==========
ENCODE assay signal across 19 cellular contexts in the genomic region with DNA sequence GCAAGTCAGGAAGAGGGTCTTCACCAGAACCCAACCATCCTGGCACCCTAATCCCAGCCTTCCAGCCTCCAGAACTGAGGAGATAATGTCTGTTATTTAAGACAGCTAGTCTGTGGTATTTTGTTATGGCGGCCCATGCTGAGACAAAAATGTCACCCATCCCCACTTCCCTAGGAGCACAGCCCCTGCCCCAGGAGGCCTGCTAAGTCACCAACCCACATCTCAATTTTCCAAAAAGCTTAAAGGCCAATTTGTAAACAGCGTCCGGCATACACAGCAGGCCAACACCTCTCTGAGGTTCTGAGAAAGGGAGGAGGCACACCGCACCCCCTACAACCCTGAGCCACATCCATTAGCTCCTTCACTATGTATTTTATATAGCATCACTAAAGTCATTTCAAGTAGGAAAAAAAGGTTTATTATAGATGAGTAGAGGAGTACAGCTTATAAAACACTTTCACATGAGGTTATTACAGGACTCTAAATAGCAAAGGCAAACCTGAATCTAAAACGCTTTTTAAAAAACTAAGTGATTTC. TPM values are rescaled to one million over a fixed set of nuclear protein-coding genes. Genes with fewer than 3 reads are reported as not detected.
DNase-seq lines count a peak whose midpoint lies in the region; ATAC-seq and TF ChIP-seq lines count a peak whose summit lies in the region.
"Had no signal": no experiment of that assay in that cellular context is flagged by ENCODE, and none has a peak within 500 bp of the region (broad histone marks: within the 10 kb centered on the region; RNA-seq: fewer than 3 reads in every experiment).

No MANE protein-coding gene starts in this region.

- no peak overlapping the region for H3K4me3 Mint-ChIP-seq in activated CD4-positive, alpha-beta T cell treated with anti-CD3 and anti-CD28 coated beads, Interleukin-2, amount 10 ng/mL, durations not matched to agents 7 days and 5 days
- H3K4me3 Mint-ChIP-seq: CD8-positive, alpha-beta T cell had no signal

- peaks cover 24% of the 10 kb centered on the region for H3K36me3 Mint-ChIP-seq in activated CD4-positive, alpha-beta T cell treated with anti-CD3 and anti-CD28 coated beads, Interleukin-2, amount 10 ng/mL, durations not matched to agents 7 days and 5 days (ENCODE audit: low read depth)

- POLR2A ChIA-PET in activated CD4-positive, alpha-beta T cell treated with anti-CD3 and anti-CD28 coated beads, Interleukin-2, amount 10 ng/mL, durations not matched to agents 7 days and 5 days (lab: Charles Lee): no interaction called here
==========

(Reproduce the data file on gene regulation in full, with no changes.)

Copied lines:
ENCODE assay signal across 19 cellular contexts in the genomic region with DNA sequence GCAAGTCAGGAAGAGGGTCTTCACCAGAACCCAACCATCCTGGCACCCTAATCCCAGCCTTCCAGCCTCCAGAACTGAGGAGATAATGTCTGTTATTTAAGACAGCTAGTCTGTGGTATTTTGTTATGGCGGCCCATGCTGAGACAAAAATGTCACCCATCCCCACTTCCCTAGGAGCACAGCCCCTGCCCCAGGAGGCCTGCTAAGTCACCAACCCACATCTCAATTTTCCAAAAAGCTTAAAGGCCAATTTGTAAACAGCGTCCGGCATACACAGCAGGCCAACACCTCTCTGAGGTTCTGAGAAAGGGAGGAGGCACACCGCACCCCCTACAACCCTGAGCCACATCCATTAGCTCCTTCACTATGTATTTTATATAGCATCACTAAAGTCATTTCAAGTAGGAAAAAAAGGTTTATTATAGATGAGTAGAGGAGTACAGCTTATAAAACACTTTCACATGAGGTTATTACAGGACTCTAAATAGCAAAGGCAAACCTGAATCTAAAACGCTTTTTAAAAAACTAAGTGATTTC. TPM values are rescaled to one million over a fixed set of nuclear protein-coding genes. Genes with fewer than 3 reads are reported as not detected.
DNase-seq lines count a peak whose midpoint lies in the region; ATAC-seq and TF ChIP-seq lines count a peak whose summit lies in the region.
"Had no signal": no experiment of that assay in that cellular context is flagged by ENCODE, and none has a peak within 500 bp of the region (broad histone marks: within the 10 kb centered on the region; RNA-seq: fewer than 3 reads in every experiment).

No MANE protein-coding gene starts in this region.

- no peak overlapping the region for H3K4me3 Mint-ChIP-seq in activated CD4-positive, alpha-beta T cell treated with anti-CD3 and anti-CD28 coated beads, Interleukin-2, amount 10 ng/mL, durations not matched to agents 7 days and 5 days
- H3K4me3 Mint-ChIP-seq: CD8-positive, alpha-beta T cell had no signal

- peaks cover 24% of the 10 kb centered on the region for H3K36me3 Mint-ChIP-seq in activated CD4-positive, alpha-beta T cell treated with anti-CD3 and anti-CD28 coated beads, Interleukin-2, amount 10 ng/mL, durations not matched to agents 7 days and 5 days (ENCODE audit: low read depth)

- POLR2A ChIA-PET in activated CD4-positive, alpha-beta T cell treated with anti-CD3 and anti-CD28 coated beads, Interleukin-2, amount 10 ng/mL, durations not matched to agents 7 days and 5 days (lab: Charles Lee): no interaction called here